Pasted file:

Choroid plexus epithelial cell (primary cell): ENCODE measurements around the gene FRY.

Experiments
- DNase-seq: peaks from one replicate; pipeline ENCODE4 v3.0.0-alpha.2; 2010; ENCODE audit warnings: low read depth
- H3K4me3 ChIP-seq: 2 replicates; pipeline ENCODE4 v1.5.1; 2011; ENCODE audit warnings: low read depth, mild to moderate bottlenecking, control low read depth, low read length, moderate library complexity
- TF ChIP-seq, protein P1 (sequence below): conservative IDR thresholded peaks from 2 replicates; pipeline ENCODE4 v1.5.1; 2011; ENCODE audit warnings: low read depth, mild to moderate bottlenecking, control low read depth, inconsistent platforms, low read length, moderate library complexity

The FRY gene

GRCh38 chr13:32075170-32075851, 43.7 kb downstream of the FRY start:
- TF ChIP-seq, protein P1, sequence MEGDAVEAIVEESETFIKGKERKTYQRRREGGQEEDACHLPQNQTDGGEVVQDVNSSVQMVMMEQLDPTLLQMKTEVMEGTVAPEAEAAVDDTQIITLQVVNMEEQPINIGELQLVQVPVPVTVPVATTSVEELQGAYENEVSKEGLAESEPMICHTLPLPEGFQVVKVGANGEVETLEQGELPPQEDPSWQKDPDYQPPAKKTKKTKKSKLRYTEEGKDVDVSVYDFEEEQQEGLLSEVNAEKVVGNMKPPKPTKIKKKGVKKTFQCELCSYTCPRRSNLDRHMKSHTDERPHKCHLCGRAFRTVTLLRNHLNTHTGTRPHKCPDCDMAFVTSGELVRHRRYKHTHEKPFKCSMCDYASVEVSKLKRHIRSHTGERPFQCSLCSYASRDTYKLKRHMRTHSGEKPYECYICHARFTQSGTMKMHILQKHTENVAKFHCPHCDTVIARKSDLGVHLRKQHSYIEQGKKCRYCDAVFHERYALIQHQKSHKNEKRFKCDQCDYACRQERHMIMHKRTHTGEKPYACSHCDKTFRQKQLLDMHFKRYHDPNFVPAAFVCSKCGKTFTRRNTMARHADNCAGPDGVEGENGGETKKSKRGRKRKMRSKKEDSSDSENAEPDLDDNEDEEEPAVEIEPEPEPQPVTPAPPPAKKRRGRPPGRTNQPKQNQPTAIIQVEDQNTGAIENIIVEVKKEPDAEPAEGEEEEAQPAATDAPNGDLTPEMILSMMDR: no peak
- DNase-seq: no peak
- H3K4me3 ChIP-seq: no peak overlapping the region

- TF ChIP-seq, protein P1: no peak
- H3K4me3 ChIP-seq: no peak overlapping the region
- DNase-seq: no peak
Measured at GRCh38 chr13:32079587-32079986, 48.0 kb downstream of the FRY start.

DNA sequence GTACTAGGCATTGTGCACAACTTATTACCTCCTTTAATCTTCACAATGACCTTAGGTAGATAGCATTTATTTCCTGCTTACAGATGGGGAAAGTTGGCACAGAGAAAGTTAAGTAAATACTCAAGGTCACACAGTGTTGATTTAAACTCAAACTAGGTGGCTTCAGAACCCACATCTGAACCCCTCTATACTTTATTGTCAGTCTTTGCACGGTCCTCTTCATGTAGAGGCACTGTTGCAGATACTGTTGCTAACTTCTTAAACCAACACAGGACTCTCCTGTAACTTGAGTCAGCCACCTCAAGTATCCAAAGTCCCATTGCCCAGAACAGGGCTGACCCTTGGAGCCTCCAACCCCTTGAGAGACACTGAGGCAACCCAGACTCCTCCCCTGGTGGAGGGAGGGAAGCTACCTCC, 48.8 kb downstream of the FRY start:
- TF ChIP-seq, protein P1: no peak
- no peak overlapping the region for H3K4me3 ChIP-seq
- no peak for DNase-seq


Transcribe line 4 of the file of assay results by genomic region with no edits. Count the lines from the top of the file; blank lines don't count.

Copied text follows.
- H3K4me3 ChIP-seq: 2 replicates; pipeline ENCODE4 v1.5.1; 2011; ENCODE audit warnings: low read depth, mild to moderate bottlenecking, control low read depth, low read length, moderate library complexity